Drake Concert Christens the Renovated Tacoma Dome

Tacoma Dome
City of Tacoma/Tacoma Dome

The renovated Tacoma Dome, which is as much a fixture of the city’s skyline as Mount Rainier (background).

Drive into Tacoma, Wash., on Interstate 5, and Mount Rainier rises up majestically to the southwest, while just beside the highway, the storied wooden roof of the Tacoma Dome commands the city’s skyline.

Since opening in 1983, with a performance by David Bowie during his Serious Moonlight Tour, the venue has loomed as large in the hearts of the region’s residents as the Cascade Range. And through decades of hosting Paul McCartney, The Rolling Stones, Eagles, Prince, Elton John, Lady Gaga and, just in 2018, Maroon 5, Shania Twain, Miranda Lambert and Katy Perry, the building has put this city 30 miles south of Seattle on the touring industry map.

“It has been such an incredibly iconic building,” says Kim Bedier, director of Tacoma venues and events, who oversees the Dome. “It really personifies the town.”

Yet the Tacoma Dome as built did not have “a lot of bells and whistles,” adds Bedier. Given the advances in facility design, venues of lesser vintage have been torn down and replaced.

The Dome demolished? Not a chance. “There would be a huge outcry in the community,” says Bedier.

Aside from all of those memorable concerts, the 23,000-capacity venue also hosts close to 30 graduations per year from surrounding high schools as well as the University of Washington, Tacoma and the University of Puget Sound. So nearly every teenager in the greater Seattle area has walked across the Tacoma Dome’s stage over the past 35 years, with their friends and family in attendance.

So instead of demolition and construction, city officials in 2016 approved a renovation plan for the building that has cost $32 million. The work was done in a compressed time period. It began after the final graduation this past June and concluded in October.

The Tacoma Dome marked its rebirth as a concert venue on Nov. 1 with a show by Drake and Migos. Already booked for November are Twenty One Pilots, Fleetwood Mac, Trans-Siberian Orchestra and Joe Walsh’s VetsAid featuring Don Henley, James Taylor, Chris Stapleton, Ringo Starr and HAIM.

The venue now has significantly more restrooms, upgrades to the lighting and sound systems, and its first standard loading docks. New artist quarters feature a bevy of amenities, and performers can exit their quarters and walk directly onto the stage -- no tunnels to travel through.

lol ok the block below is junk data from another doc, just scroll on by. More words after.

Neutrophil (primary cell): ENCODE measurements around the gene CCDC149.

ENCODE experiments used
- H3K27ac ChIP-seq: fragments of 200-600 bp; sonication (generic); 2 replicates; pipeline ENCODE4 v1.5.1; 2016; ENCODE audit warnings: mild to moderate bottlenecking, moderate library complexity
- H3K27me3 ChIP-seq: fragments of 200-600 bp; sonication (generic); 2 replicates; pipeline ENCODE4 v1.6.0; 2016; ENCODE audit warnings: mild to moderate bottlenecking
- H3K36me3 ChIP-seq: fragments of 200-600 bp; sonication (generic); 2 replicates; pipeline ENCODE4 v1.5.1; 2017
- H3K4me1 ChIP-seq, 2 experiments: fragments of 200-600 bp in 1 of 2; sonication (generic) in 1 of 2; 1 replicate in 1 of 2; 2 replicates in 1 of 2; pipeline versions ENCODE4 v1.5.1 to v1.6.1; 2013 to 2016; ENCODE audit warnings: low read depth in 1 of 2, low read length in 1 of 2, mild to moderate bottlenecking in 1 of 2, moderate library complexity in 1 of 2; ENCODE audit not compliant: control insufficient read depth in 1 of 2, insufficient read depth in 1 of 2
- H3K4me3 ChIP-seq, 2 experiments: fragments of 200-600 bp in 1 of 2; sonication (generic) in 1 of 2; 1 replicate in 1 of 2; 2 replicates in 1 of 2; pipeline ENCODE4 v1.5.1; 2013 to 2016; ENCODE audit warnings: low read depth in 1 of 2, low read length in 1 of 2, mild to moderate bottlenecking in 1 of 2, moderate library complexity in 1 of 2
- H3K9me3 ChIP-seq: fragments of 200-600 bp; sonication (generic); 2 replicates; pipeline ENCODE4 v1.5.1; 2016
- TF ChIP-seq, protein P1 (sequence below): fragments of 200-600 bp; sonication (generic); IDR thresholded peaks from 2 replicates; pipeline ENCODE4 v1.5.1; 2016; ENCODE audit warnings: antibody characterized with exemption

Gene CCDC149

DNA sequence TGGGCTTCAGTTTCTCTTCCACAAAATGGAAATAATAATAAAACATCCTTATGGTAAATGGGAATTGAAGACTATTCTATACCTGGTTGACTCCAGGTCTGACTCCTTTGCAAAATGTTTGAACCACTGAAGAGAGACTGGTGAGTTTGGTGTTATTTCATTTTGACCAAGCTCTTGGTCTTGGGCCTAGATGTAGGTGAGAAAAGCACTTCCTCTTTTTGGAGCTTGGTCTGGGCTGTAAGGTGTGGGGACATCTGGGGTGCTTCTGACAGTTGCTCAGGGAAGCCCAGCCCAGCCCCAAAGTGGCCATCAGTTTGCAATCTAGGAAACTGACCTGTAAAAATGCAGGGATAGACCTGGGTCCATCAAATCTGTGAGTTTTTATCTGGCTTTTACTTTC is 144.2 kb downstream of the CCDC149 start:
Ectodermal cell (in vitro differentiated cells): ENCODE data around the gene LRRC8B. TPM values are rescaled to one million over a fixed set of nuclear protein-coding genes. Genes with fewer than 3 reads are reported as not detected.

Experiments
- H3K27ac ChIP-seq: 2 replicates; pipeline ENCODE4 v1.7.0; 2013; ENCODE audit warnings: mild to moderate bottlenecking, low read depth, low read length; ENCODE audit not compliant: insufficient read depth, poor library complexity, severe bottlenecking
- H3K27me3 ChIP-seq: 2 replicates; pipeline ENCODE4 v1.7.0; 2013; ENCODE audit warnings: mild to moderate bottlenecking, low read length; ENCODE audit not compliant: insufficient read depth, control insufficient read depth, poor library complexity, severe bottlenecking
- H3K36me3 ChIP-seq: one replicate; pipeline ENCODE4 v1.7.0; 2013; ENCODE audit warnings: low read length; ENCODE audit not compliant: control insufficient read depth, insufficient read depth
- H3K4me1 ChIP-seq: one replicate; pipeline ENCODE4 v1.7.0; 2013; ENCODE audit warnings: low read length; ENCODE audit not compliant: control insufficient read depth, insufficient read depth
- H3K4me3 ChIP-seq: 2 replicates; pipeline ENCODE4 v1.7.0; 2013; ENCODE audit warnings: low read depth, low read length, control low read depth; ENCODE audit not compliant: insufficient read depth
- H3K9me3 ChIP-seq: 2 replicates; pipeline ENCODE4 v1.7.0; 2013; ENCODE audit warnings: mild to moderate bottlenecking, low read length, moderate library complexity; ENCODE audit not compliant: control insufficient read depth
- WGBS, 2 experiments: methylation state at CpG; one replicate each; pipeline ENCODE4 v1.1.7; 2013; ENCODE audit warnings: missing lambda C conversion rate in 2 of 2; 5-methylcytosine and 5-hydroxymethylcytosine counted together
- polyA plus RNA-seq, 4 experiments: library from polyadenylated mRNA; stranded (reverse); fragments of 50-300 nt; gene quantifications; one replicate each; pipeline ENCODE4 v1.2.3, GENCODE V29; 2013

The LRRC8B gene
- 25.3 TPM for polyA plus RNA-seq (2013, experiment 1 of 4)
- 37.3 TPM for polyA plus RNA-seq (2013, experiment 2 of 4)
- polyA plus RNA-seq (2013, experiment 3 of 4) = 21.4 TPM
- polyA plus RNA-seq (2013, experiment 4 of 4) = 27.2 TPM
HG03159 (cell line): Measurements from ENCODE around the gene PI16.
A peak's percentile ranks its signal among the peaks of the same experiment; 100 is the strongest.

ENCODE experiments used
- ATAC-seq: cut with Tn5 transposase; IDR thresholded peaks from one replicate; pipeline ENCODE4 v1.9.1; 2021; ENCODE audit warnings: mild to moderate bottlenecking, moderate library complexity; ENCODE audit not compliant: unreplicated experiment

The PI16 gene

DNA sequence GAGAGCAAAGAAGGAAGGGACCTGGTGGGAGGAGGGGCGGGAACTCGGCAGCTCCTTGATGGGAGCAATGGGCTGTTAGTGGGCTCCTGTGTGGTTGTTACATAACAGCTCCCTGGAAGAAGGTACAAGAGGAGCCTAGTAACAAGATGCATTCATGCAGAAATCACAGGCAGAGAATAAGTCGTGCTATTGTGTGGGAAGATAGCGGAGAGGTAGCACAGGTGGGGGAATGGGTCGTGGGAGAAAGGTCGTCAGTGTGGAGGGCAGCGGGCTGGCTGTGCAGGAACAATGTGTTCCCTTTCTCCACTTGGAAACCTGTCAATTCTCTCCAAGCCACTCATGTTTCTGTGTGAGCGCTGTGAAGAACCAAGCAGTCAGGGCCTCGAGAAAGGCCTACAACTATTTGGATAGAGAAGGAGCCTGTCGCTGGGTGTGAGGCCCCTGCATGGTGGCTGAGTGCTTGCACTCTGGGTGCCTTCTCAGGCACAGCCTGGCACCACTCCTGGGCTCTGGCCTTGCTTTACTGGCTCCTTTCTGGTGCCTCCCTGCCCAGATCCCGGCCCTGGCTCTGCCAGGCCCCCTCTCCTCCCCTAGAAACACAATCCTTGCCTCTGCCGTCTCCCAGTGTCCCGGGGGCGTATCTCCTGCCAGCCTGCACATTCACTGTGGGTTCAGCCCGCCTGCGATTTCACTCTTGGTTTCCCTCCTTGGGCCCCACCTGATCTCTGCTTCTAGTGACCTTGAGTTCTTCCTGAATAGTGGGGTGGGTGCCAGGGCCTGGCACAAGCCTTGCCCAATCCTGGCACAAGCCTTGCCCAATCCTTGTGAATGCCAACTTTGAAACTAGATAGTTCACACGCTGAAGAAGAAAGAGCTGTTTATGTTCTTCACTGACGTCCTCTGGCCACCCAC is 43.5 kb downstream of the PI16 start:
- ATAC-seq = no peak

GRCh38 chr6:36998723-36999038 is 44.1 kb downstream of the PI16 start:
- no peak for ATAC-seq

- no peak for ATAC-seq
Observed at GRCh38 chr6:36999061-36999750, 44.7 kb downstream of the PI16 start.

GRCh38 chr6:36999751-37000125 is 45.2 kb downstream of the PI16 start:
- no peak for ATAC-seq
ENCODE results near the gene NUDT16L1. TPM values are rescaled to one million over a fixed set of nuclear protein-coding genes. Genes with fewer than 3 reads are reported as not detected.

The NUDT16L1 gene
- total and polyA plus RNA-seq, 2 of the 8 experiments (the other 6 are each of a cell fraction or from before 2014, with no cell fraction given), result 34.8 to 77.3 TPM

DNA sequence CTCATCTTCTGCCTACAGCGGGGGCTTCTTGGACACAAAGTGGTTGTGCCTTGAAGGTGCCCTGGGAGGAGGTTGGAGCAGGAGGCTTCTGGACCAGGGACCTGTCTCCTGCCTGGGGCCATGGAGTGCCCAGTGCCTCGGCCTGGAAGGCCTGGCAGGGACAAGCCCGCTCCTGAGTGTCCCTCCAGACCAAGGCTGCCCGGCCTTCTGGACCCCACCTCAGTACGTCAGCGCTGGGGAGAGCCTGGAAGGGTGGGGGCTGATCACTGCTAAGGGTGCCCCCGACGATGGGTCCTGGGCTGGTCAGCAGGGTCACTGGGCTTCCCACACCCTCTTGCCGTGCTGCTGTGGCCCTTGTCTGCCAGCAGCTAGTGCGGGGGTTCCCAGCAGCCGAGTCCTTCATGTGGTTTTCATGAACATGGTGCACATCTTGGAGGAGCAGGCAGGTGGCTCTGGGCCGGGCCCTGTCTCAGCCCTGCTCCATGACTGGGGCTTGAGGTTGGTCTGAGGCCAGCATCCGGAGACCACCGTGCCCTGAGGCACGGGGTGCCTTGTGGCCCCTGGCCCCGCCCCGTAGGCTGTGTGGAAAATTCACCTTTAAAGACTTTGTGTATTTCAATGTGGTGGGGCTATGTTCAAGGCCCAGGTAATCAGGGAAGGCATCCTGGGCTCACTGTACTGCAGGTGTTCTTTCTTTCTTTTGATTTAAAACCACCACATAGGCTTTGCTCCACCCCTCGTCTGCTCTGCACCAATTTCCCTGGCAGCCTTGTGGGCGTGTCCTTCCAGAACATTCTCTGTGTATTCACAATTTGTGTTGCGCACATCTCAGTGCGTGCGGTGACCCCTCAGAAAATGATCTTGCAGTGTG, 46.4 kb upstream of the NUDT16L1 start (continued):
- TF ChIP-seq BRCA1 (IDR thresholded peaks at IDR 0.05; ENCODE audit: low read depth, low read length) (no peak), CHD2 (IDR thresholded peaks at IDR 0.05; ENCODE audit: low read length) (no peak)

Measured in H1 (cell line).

Aramark has taken over concessions, with serving locations designed with locally sourced reclaimed wood (reflecting Washington State’s love of timber) and new, creative menu options. They include Taco-Ma’s (street tacos), Tacoma Dough (pizza), Smoke (barbecue), Dock Street (fish and chips), Nourish (healthy made-to-order bowls and salads), Fire (grilled favorites), Crave (desserts and ice cream) and Sip and Craft (local craft beers, local distillery cocktails and souvenir soda cups).

Bedier believes that the most significant renovation for fans are the new seats. The Tacoma Dome has replaced all of its multicolored seating, which included benches in the upper areas.

“We were literally selling $200 concert tickets for people to sit on the benches. I couldn’t sleep at night,” says Bedier, half-joking. “We replaced all the seats top to bottom with individual, state-of-the-art seats.”

Prior to the renovation, changing the seating configurations for different types of events meant that any unneeded seats would have to be forklifted out of the facility and stored in the parking lot, which took up much-needed space for eventgoers’ vehicles. The new seating retracts with ease, drastically cutting down the time it takes to reconfigure the arena between events.

“The day that I set foot in Tacoma, that was my goal -- to get those [old] seats replaced,” says Bedier, who started at the venue in 2012. “Now they’re all going to be one color, which is a kind of Tacoma blue. It looks spectacular.”

The renovations, adds Bedier, focused on comfort, convenience and efficiency. Before the project began, the venue did a study among local residents, asking what they would like to see from a renovation of the Tacoma Dome. The city resoundingly rejected turning the venue into a professional sports-ready facility with suites or permanent VIP spaces.